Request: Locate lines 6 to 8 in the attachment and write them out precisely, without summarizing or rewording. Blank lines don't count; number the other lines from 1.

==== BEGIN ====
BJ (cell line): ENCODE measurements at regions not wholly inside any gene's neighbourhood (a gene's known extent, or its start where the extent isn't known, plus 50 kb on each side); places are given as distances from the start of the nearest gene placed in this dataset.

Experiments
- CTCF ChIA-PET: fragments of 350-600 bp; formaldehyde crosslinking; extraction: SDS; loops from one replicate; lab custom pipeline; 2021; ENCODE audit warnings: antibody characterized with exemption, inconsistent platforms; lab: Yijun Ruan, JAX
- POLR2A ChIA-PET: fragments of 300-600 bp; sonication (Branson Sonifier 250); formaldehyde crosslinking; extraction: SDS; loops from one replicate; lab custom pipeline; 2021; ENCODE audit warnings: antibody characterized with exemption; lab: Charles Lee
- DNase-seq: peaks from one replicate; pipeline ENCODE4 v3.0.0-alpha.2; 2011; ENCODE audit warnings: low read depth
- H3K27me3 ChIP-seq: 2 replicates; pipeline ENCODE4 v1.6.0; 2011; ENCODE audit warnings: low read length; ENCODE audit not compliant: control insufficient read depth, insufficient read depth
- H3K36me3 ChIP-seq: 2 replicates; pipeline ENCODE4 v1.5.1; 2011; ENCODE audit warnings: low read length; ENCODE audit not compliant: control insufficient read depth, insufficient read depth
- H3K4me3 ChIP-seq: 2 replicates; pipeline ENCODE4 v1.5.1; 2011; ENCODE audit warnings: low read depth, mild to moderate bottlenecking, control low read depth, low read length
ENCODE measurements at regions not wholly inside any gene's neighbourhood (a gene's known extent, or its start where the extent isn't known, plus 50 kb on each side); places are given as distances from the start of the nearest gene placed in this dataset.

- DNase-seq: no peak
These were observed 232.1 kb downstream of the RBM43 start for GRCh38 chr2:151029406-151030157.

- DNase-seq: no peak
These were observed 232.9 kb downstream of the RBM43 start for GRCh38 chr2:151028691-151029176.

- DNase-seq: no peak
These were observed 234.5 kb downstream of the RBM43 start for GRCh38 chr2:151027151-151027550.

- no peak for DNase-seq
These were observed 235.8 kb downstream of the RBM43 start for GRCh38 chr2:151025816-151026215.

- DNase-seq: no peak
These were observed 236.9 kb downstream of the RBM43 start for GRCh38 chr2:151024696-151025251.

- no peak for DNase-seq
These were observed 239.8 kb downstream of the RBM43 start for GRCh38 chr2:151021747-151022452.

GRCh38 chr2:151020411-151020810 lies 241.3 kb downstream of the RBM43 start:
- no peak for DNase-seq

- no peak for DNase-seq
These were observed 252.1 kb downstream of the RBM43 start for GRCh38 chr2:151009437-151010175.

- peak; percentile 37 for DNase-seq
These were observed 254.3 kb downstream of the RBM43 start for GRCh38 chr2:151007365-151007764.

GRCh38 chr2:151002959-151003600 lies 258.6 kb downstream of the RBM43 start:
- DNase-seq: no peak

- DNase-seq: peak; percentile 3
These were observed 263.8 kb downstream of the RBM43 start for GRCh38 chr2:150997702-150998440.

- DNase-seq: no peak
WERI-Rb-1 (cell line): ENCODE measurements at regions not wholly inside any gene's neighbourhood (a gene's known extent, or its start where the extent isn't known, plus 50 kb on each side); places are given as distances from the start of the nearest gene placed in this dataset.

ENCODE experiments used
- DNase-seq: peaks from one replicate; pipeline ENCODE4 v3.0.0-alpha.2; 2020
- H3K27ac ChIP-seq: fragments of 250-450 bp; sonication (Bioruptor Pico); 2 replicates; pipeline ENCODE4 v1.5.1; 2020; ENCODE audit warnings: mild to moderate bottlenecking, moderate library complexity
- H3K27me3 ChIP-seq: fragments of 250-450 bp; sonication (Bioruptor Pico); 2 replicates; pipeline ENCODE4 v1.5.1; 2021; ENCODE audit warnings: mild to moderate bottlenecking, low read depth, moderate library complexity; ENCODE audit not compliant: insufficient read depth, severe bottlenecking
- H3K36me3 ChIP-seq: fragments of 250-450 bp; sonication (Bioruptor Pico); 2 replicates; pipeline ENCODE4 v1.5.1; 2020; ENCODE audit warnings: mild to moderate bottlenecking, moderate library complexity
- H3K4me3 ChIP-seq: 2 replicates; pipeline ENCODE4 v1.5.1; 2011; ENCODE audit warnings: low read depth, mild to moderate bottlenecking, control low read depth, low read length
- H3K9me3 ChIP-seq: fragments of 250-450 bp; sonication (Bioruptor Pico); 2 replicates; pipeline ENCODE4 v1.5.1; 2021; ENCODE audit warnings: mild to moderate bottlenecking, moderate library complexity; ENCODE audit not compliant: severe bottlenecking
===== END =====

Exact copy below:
- H3K27me3 ChIP-seq: 2 replicates; pipeline ENCODE4 v1.6.0; 2011; ENCODE audit warnings: low read length; ENCODE audit not compliant: control insufficient read depth, insufficient read depth
- H3K36me3 ChIP-seq: 2 replicates; pipeline ENCODE4 v1.5.1; 2011; ENCODE audit warnings: low read length; ENCODE audit not compliant: control insufficient read depth, insufficient read depth
- H3K4me3 ChIP-seq: 2 replicates; pipeline ENCODE4 v1.5.1; 2011; ENCODE audit warnings: low read depth, mild to moderate bottlenecking, control low read depth, low read length